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What to Do About a Lost EIN Number

Lost EIN Number

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Do you run a business in the US? Then chances are, you need an employer identification number (EIN)

This is a unique nine-digit number given to you by the federal government, and it’s like a Social Security Number (SSN). However, this number is to identify businesses instead, not individuals.

Now, you might have a vague memory of your EIN, but you’re not sure when/if you applied for one. And even if you did, you’re not sure what the number is.

Those worried about a lost EIN number won’t have to fret. We’ll discuss the pertinent steps you need to take to find out this crucial information.

Check Your Files

After exclaiming, “I lost my EIN number!” take a deep breath. Chances are, you’ve kept detailed records in regard to your business, so take a look at those files first. For example, go into your email account and search terms like “employer identification number” or “EIN.” 

Another place to search is your previous tax returns (Form 1120). On the top right, there’s a box for your EIN. Your unique nine-digit number should be filled out there.

Have you sent 1099-MISC forms to workers, or have your clients provided you with one? Then your tax information number (TIN, which would be your EIN) should be on these forms too.

Otherwise, dig deeper; if you’ve applied for licenses or certificates in the past, the copies of these forms may have your EIN on them. The same goes for any credit reports you’ve received, bill payment requests, or loan applications you’ve sent to lenders. In addition, your tax accountant may have this information on record.

Contact the IRS

The IRS has a Business & Specialty Tax Line you can call: 800-829-4933. You can call them 7:00 am – 7:00 pm (local time), Monday through Friday. Wait times may be hours long occasionally, so be prepared to wait.

Do note that only authorized people can use this line to obtain the EIN. In addition to sole proprietors and partners, trustees, executors, and corporate officers also qualify as “authorized people.”

When you call, make sure that you have identifying information on hand. This will prove to the operator that you’re someone who can be trusted with company data.

Reach Out to the Business Formation Service You Used

There are companies that help people register their businesses, such as Business Anywhere. They’ll have your files on hand, which means you can easily retrieve vital information such as your EIN. All you have to do is ask us, “What is my EIN number?” and we’ll respond fast.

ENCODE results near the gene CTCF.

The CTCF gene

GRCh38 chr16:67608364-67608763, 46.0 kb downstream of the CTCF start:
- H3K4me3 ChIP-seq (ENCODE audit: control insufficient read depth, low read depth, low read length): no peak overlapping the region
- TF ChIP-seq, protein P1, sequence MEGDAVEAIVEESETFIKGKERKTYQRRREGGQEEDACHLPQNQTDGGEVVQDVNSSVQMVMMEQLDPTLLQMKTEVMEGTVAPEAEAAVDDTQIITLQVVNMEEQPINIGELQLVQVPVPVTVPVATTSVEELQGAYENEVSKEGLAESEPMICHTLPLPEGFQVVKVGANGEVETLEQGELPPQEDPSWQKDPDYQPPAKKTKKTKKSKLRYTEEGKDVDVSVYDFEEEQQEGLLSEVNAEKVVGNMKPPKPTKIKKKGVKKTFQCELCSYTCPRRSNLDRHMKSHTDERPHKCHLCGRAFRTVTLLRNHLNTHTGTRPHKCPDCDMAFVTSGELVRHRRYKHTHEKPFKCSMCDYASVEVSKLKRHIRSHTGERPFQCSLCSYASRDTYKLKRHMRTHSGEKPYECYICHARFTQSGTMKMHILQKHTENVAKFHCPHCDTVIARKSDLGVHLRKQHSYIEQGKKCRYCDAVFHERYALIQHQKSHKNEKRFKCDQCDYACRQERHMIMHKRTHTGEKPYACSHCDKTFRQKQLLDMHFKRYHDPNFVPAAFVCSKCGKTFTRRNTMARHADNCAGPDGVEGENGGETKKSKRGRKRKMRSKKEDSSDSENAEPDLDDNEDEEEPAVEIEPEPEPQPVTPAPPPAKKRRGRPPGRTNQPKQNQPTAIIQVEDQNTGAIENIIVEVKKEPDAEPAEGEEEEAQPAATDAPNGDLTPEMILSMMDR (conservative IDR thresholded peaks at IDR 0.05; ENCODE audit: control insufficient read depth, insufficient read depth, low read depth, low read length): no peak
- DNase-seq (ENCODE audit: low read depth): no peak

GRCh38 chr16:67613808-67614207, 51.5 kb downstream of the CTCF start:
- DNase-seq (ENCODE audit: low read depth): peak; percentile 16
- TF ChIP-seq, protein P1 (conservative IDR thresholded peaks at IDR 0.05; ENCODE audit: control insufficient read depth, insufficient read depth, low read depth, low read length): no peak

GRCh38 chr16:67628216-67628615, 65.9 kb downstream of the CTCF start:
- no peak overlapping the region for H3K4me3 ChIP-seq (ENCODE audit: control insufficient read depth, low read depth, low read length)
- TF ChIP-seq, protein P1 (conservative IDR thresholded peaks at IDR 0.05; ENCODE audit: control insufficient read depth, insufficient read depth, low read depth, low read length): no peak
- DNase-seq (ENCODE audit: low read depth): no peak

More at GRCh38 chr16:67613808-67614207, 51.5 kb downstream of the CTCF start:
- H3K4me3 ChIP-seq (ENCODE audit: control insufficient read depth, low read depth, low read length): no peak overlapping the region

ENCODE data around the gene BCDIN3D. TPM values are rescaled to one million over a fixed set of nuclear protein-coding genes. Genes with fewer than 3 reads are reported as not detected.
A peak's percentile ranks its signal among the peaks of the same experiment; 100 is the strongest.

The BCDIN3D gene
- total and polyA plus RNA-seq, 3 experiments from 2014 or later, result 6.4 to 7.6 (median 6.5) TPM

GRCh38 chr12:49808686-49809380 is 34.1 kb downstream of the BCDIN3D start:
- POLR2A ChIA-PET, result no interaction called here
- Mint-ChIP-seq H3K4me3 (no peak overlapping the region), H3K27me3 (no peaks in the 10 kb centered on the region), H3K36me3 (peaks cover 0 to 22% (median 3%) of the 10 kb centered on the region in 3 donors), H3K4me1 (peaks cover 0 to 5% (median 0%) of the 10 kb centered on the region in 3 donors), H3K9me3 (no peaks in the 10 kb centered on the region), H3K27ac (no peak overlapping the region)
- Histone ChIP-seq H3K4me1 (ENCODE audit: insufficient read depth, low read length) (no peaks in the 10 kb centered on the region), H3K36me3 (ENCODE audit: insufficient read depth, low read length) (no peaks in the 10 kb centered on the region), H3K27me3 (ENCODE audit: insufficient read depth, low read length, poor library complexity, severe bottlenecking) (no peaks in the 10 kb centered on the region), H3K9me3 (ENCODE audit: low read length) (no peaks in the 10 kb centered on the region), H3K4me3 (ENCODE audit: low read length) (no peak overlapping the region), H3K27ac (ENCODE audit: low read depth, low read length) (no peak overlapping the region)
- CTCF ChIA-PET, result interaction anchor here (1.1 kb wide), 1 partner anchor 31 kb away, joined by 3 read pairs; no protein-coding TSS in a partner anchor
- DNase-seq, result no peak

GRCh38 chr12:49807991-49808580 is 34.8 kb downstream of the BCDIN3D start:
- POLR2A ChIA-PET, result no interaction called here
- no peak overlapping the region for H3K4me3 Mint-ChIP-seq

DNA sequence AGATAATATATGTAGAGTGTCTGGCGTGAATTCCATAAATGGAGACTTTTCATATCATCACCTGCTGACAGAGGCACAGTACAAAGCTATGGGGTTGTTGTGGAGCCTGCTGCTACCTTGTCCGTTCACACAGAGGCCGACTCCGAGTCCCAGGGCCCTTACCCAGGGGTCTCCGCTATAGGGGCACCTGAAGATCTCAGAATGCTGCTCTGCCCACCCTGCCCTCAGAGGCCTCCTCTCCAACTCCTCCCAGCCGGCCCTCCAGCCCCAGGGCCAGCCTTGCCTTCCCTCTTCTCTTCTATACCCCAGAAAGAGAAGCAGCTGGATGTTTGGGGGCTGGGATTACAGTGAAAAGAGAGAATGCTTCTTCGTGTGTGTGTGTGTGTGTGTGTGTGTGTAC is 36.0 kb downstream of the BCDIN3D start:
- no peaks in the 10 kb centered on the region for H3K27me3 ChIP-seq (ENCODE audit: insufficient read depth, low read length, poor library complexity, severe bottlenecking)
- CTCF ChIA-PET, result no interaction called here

If you haven’t formed your company yet, then consider our business registration service. We can act as your registered agent, and you’ll even get the first year free.

And for an additional fee, we can apply for your EIN so you don’t have to. Other extra services you can get include:

  • Operating agreement
  • Corporate bylaws
  • Sharehold agreement
  • Shareholder organizational minutes
  • Bank account opening referral
  • Banking resolution
  • S corp tax election filing
  • Company structure and tax consultation
  • Virtual mailbox
  • Beneficial ownership information report

As you can see, we can make starting a business easy and simple. This allows you to have an overall positive experience.

Retrieve Your Lost EIN Number

There are many ways how to get an EIN number if it’s lost, so don’t worry. Mainly, you should check your records and contact people you’ve worked with, including clients, vendors, lenders, and accountants.

A lost EIN number will never be lost to the void, especially since you can call the IRS as a last resort. So don’t panic, and utilize the above resources to get this essential number.

If you want to start a new business easily and quickly, sign up with Business Anywhere to start your dreams. We’ll help you every step of the way.

About Author

Picture of Rick Mak

Rick Mak

Rick Mak is a 30-year veteran businessman, having started, bought, and/or sold more than a dozen companies. He has bachelor's degrees in International Business, Finance, and Economics, with masters in both Entrepreneurship and International Law. He has spoken at hundreds of conferences around the world during his career on entrepreneurship, international tax law, asset protection, and company structure. Business Anywhere Editorial Guidelines

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